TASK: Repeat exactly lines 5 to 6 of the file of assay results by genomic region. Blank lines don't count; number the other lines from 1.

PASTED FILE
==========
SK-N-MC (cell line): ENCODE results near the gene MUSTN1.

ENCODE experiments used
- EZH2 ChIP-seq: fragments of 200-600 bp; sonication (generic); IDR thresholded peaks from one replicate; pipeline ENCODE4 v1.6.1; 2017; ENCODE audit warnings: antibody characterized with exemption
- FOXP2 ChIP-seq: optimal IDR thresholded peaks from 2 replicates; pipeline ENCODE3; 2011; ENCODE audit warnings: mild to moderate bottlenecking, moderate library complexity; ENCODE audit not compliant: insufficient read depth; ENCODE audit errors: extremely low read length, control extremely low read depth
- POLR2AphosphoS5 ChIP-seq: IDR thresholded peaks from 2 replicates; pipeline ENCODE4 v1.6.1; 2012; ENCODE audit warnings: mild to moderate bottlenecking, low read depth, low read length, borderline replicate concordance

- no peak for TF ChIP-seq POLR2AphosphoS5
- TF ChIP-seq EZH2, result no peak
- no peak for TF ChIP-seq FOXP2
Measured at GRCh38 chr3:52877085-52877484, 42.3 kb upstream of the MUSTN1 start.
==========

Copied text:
- POLR2AphosphoS5 ChIP-seq: IDR thresholded peaks from 2 replicates; pipeline ENCODE4 v1.6.1; 2012; ENCODE audit warnings: mild to moderate bottlenecking, low read depth, low read length, borderline replicate concordance

- no peak for TF ChIP-seq POLR2AphosphoS5